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A quality diagnosis of your transmission problem comes first…

A brief background on me. I used to own an automotive and light duty truck transmission repair shop from 1981 to 2006. I sold the shop right before the economy crashed. I decided to get into helping people learn about how to choose the right engine and transmission shops, since repair shops are not fungible.

Here is a story for you on why a free or inexpensive diagnosis is in your best interest.

I got a phone call one day from a man who had a 1995 Ford F-250 truck that had an E4OD transmission. It was running poorly and he wanted a price to rebuild it. I suggested he bring it in for a free diagnosis so we could determine exactly what was wrong. I explained that it was a computerized vehicle and maybe it did not need a real expensive repair. “No way”, he said. He did not have time, he knew it needed a cheap repair, so he just wanted a price. He said he was going with the cheapest price. I told him I could not quote prices on the phone. I needed to see the truck to do a free diagnostic before I could say what was wrong and how much it would cost to fix.

He thanked me for my time and I did not hear back from him again for several weeks.

A little more than three weeks later I got a call from that same man. He asked me if he could get that free diagnosis. He explained that he took his vehicle to shop Z and they sold him a high priced repair. It took three weeks which is not acceptable. The worse part was that when he got his vehicle back from shop Z it malfunctioned the exact same way it did before he took it there. FYI, he was only given a warranty of 90 days on the repair. We gave a 1 year or 12,000 mile warranty on general car repairs to build confidence with our customers.

Needless to say he was very frustrated. I gave him a cup of coffee and he came out to watch me do my diagnostic routine. It is usually a 10 to 30 minute procedure. I checked simple things and gave the transmission a good look over. No doubt, it barely ran. Then I hooked up my Snap-On Scanner and suggested that we go for a ride together while I went through the driving portion of the diagnosis. While we were driving the scan tool was collecting information, so we just chatted while I put the truck through it’s paces. He seemed like a nice fellow really, just misinformed. At one point we stopped talking because I needed to listen and ‘feel’ how the engine was running.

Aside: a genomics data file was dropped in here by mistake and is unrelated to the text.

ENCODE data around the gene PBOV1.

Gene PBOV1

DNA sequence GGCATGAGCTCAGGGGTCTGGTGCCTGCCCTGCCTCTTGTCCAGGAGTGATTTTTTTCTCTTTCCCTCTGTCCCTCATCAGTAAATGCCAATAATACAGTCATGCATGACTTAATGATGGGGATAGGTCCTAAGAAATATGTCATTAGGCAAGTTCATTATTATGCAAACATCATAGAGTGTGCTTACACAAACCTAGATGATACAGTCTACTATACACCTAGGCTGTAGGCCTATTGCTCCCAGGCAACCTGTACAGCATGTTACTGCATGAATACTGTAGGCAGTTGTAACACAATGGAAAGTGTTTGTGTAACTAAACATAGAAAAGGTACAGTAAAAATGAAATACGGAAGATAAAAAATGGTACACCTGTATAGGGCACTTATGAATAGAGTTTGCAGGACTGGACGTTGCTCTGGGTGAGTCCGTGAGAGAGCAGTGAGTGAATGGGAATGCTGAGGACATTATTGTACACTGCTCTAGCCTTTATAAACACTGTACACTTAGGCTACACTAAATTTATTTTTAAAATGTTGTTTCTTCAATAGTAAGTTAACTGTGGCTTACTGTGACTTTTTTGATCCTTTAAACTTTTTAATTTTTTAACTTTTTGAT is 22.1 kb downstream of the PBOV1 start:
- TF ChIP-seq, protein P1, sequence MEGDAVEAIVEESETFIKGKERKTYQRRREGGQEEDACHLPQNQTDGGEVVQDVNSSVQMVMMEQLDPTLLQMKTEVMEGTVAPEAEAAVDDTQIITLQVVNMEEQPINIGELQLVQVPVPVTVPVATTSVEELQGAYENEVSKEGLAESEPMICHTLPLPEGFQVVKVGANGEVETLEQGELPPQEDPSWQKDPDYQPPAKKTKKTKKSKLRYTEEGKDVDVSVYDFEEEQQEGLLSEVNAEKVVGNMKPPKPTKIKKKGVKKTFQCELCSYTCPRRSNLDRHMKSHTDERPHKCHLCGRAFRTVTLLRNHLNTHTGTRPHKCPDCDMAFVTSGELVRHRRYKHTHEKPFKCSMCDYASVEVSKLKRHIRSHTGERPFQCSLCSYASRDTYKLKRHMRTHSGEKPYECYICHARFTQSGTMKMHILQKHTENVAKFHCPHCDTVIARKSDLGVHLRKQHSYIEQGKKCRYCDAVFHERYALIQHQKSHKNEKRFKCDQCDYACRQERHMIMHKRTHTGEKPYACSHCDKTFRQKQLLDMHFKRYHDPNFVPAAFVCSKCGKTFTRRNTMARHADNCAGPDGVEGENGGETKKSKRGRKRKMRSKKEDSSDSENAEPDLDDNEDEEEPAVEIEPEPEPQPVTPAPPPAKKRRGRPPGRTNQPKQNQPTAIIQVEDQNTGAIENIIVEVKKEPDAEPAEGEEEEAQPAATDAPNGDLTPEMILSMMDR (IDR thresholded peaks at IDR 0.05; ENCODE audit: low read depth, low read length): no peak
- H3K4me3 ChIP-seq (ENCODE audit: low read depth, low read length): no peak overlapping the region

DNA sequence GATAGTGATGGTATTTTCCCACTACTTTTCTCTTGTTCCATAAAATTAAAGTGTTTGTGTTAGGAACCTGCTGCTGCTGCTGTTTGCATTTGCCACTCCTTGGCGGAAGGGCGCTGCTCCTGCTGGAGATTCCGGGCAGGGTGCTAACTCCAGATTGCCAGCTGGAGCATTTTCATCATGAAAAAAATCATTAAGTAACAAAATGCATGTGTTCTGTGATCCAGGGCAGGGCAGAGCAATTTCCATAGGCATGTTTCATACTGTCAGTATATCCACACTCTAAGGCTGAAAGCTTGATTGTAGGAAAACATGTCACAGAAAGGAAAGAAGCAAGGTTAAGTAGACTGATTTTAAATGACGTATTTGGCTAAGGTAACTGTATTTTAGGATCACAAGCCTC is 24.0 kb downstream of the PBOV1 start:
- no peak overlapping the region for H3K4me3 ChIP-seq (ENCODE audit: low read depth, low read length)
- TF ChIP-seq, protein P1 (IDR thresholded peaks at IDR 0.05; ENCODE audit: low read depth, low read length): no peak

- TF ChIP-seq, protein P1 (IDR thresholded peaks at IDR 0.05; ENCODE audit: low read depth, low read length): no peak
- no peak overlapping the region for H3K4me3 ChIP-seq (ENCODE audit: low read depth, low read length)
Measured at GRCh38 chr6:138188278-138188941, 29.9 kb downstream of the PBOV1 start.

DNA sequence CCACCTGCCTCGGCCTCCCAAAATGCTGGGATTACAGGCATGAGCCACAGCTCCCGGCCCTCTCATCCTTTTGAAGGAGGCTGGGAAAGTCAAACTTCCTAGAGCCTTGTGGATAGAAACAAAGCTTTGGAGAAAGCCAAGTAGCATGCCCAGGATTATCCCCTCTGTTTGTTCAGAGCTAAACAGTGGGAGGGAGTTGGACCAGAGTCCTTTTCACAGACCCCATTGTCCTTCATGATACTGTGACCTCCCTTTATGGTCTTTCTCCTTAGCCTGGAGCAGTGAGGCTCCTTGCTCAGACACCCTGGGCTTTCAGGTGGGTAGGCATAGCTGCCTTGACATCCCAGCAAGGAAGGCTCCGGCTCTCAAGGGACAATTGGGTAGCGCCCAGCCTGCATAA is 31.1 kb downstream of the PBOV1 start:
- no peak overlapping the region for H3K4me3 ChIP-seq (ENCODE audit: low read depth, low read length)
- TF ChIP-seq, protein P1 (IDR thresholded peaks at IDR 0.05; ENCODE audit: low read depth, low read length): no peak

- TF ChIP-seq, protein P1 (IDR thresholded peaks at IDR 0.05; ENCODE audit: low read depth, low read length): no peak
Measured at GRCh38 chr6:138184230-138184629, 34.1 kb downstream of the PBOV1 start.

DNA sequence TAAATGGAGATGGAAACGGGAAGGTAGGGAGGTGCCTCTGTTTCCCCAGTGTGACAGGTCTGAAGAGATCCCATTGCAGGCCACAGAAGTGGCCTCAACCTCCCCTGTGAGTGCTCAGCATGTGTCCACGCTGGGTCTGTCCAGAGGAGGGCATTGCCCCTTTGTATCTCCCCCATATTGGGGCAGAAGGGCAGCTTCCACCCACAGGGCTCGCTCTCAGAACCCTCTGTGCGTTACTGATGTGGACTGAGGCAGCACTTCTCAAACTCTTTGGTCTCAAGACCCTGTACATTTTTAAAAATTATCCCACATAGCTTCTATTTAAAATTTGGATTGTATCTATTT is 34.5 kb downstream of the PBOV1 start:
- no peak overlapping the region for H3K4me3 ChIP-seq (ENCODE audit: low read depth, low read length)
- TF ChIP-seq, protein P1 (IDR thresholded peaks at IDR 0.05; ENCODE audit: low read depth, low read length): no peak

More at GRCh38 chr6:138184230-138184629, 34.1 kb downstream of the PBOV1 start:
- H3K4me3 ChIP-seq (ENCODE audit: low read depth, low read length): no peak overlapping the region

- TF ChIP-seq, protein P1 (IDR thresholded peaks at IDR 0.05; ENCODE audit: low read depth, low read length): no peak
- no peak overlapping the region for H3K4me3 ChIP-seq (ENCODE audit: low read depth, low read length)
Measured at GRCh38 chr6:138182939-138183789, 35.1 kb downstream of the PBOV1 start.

We got back about 15 minutes later and it was time to see what type of data the scanner stored. There was one code in the scanner. A code indicates a problem, so in essence this was a good thing. I don’t remember the code number, but I remember it was a code for the pressure control solenoid.

With his permission I ordered a new PC solenoid from the dealer. We always used factory parts when they were available. The installation took about 60 minutes. We cleared the code from the computer and went for a ride. Guess what? It worked perfectly. It never missed a beat. Obviously the man had a mixture of emotions, he was happy we could fix this problem for about 250 bucks. He was also angry about spending $800.00 for extensive and unnecessary repairs that did not affect the underlying problem. Truthfully, it may have needed more work at the time, but chances are it did not. There is no way to tell if that is so when repairs are made before a diagnostic process takes place.

After we re drove the truck for about 30 miles we came back and checked the codes, ahaa, no codes and the truck had perfect performance.

I think you know what the moral of the story is.

If one day you experience an engine problem, now you know what to do. If you ever need a replacement engine of any sort call the experts at # 866-320-1182. Feel free to examine our Blog and have access to all of our articles for free every day.

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